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Telling Stories with Data: The Crucial Role of Health Information Management Professionals

UW Extended Campus Blog Team September 18, 2014

By Lisa A. Eramo

It’s a fact: without clinical coded data, population health monitoring (PHM) programs could not function. PHM programs are all about the data. The data tells a story that public health professionals and others can read, bookmark, and re-tell in order to predict outcomes and develop strategies for prevention.

Health information management (HIM) professionals play a crucial role in this type of storytelling because they are the ones who actually capture the data. Whether they use the help of an encoder, computer-assisted coding, or a variety of other health information technologies, HIM professionals have the “final say” in the clinical data that is recorded via codes on a claim.

It’s incredibly important for HIM professionals to tell a complete story and capture as many relevant codes as possible. The American Health Information Management Health Association’s (AHIMA’s) Standards of Ethical Coding require HIM professionals to capture “all healthcare data elements (e.g., diagnosis and procedure codes, present on admission indicator, discharge status) required for external reporting purposes (e.g., reimbursement and other administrative uses, population health, quality and patient safety measurement, and research) completely and accurately, in accordance with regulatory and documentation standards and requirements and applicable official coding conventions, rules, and guidelines.”

Although ICD-9-CM (the official system of assigning codes to diagnoses and procedures associated with hospital utilization in the United States—ICD-9-CM stands for International Classification of Diseases, Ninth Revision, Clinical Modification) provides valuable clinical detail, there’s no doubt that ICD-10-CM (an even more detailed revision) will help PHM programs grow to a new level. According to the Health Resources and Services Administration, ICD-10 is “the standard coding system for epidemiology, health management and clinical purposes, including the analysis of the general health situation of population groups, in World Health Organization member states. It is used to monitor the incidence and prevalence of diseases and other health problems.”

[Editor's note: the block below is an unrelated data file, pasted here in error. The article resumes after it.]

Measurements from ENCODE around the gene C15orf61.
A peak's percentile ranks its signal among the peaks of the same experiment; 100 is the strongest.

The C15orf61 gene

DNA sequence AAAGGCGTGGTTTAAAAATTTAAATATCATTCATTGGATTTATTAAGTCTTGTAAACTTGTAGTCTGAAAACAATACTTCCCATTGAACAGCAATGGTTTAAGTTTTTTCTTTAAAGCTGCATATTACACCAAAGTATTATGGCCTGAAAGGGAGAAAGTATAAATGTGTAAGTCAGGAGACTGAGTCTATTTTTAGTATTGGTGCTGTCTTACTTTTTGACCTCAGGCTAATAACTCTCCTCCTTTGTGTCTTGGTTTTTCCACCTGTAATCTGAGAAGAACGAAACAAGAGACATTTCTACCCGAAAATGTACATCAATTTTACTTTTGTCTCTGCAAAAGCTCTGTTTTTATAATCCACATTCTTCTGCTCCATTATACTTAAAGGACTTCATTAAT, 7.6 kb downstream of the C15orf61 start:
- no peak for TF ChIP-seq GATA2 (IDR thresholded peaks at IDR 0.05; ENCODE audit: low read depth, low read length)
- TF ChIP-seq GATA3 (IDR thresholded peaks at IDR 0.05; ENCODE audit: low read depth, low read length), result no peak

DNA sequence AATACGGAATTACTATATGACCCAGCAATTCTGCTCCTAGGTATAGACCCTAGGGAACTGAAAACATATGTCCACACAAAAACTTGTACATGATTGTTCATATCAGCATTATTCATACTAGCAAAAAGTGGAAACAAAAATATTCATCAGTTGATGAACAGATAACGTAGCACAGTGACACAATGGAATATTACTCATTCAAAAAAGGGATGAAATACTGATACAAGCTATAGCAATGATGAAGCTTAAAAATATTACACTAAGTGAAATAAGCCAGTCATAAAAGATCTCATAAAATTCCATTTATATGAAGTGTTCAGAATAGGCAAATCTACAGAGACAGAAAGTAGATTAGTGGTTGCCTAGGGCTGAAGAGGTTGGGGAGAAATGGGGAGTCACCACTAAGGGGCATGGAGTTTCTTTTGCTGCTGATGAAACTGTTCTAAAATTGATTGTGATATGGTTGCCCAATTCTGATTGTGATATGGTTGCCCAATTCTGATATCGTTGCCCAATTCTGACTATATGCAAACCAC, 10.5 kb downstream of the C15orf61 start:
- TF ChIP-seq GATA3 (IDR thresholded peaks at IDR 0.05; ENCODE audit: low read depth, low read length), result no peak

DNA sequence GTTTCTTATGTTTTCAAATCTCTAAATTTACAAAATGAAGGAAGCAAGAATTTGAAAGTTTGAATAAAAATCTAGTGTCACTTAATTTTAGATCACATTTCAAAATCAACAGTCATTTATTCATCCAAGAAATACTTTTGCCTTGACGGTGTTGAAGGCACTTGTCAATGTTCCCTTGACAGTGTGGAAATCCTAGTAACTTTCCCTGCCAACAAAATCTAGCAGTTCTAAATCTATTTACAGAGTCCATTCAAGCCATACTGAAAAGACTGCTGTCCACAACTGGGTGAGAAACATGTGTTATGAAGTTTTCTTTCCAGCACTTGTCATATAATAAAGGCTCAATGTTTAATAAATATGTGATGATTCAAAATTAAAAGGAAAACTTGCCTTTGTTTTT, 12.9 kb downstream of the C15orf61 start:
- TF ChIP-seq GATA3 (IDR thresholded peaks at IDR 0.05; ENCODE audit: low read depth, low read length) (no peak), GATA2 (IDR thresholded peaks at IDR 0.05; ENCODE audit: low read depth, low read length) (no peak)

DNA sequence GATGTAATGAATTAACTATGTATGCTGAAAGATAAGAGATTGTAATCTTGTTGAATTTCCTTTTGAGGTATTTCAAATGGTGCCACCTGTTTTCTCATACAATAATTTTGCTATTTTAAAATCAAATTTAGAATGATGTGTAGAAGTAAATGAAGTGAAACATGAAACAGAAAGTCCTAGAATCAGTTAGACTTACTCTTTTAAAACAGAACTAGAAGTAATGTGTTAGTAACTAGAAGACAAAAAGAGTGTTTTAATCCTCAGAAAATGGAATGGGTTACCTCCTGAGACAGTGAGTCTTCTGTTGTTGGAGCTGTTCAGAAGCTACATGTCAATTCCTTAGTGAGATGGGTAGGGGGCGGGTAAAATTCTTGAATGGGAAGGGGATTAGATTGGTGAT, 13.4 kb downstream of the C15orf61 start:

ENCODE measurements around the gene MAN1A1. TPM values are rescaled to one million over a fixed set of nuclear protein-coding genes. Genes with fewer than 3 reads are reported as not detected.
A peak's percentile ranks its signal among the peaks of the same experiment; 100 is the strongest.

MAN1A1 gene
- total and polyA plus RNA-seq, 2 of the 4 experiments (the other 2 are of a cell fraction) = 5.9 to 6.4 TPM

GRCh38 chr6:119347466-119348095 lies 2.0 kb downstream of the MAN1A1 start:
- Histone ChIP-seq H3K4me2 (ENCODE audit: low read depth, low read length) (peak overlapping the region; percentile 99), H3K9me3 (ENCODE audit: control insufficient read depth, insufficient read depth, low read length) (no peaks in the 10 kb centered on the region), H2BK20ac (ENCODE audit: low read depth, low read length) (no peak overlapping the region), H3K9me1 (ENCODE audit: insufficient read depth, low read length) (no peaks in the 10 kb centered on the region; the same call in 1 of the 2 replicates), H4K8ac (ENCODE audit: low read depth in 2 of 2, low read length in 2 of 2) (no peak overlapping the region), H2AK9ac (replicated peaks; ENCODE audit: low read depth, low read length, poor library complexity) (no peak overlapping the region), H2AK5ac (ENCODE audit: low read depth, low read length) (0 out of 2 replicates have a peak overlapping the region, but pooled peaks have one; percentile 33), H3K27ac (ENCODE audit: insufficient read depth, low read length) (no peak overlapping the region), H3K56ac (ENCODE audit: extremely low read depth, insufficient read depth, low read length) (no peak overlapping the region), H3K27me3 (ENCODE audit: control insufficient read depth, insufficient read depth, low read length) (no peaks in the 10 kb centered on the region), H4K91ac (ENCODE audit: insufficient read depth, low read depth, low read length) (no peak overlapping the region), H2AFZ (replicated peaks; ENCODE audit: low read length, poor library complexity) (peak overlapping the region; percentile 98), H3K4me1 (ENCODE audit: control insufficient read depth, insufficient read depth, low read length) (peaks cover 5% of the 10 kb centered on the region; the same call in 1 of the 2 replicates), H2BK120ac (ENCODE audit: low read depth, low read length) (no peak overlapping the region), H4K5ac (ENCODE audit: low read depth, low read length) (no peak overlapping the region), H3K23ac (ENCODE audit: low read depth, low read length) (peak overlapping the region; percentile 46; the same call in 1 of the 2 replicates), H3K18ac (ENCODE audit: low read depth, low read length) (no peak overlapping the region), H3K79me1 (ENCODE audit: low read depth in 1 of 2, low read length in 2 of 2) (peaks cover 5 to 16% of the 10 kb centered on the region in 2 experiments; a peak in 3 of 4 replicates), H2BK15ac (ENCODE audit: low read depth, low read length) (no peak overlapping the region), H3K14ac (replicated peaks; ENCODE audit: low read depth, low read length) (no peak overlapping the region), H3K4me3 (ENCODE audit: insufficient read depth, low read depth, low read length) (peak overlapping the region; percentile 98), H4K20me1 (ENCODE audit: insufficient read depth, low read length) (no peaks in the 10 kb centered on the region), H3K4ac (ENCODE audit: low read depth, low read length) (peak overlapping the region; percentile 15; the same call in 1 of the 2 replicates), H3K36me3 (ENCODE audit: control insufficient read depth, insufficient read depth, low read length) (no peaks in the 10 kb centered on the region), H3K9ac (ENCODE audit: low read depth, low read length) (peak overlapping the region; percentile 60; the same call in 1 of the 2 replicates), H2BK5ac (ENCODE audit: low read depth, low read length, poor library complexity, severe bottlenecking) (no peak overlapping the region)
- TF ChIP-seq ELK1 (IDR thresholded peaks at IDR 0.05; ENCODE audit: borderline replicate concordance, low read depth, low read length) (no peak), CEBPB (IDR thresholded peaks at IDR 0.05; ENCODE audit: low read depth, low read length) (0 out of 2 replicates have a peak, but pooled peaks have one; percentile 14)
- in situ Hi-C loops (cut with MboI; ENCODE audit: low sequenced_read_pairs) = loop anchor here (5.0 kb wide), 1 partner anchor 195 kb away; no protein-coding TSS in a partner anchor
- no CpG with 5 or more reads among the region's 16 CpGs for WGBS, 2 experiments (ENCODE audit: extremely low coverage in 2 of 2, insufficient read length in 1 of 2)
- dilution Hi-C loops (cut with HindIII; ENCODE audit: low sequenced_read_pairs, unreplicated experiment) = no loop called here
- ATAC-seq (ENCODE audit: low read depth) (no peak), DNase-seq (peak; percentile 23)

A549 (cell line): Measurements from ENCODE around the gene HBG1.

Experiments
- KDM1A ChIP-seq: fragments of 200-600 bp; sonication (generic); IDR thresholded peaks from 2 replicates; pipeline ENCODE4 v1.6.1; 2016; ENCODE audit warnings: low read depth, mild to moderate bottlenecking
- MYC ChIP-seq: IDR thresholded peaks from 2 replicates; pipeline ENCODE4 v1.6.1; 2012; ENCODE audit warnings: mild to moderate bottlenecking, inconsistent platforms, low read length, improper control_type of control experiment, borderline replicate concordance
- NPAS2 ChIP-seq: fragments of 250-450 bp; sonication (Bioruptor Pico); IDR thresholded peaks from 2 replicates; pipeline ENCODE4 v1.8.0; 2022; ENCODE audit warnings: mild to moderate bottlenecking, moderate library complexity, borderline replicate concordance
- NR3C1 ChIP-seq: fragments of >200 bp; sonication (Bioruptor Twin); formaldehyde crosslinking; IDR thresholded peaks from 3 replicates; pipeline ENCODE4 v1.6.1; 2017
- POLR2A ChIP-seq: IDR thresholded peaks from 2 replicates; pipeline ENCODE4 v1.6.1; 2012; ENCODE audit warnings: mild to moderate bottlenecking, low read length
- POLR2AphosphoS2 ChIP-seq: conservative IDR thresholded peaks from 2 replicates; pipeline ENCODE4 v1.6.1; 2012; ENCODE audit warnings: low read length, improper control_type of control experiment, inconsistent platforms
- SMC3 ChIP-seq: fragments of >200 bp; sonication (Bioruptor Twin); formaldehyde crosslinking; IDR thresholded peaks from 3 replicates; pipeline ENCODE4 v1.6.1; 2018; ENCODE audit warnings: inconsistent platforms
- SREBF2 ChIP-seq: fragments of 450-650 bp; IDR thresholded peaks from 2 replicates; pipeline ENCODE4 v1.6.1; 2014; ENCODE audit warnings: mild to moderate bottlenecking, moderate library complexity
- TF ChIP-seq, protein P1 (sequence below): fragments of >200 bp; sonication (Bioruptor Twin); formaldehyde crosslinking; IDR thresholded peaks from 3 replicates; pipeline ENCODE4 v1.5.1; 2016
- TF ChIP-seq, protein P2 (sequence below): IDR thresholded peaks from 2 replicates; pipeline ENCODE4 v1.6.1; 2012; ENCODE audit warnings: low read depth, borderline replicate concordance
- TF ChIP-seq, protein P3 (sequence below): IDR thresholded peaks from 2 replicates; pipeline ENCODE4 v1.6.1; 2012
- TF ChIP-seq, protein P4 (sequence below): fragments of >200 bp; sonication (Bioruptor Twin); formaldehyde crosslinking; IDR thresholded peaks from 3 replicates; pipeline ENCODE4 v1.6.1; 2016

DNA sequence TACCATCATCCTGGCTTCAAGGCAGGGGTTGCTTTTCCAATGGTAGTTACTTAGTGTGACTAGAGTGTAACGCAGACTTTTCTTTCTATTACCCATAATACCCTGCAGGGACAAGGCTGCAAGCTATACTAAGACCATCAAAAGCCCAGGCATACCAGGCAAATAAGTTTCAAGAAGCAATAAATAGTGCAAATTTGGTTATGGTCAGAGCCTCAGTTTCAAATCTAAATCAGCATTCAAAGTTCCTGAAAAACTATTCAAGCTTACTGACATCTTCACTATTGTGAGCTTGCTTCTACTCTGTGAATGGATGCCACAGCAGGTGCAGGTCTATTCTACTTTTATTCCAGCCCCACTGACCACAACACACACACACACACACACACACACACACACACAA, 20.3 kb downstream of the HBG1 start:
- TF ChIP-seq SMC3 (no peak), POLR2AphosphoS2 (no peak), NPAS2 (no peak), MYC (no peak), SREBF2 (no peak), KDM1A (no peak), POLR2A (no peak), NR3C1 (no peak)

ICD-10-CM includes far greater specificity that can only help PHM programs. For example, many ICD-10 codes specify laterality (i.e., left, right, or bilateral). Fourth, fifth, and sixth characters allow for greater expansion. Some codes include a combination of the diagnosis and symptoms to reduce the number of codes needed to fully describe a condition.

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In an AHIMA article titled “Why ICD-10 Is Worth the Trouble,” Sue Bowman, RHIA, CCS, wrote that ICD-10 codes for external causes of injury will be a game changer in PHM. She said, “External cause of injury codes are also much more detailed in ICD-10-CM than in ICD-9-CM. This coding provides a framework for systematically collecting population-based information needed to fully describe and document how and where injuries occur. The codes are important for injury surveillance and for designing, implementing, and monitoring injury prevention and control programs.”

Previous studies have found that ICD-10-CM fully captures more public health diseases than ICD-9-CM. Causes of death on death certificates are coded according to ICD-10, which the National Center for Health Statistics (NCHS) National Vital Statistics System (NVSS) has used to document the top causes of death in the U.S. for 2020:

  • Heart disease
  • Cancer
  • COVID-19
  • Unintentional injuries
  • Stroke
  • Chronic lower respiratory diseases
  • Alzheimer disease
  • Diabetes
  • Influenza and pneumonia
  • Kidney disease
  • Suicide

Clinical coded data will continue to play a significant role in the development and expansion of PHM programs. As stewards of the medical record, HIM professionals must be prepared to explore ways in which this data can be used to improve care and public health.

To find out more about health information management and how you can earn a degree in this exciting field, visit the UW Health Information Management and Technology degree page or contact an enrollment adviser at 608-262-2011 or learn@uwex.edu. Enrollment advisers are available Monday through Friday from 8:30 a.m. to 5:00 p.m. CST, or by appointment.

Programs: Health Information Management and Technology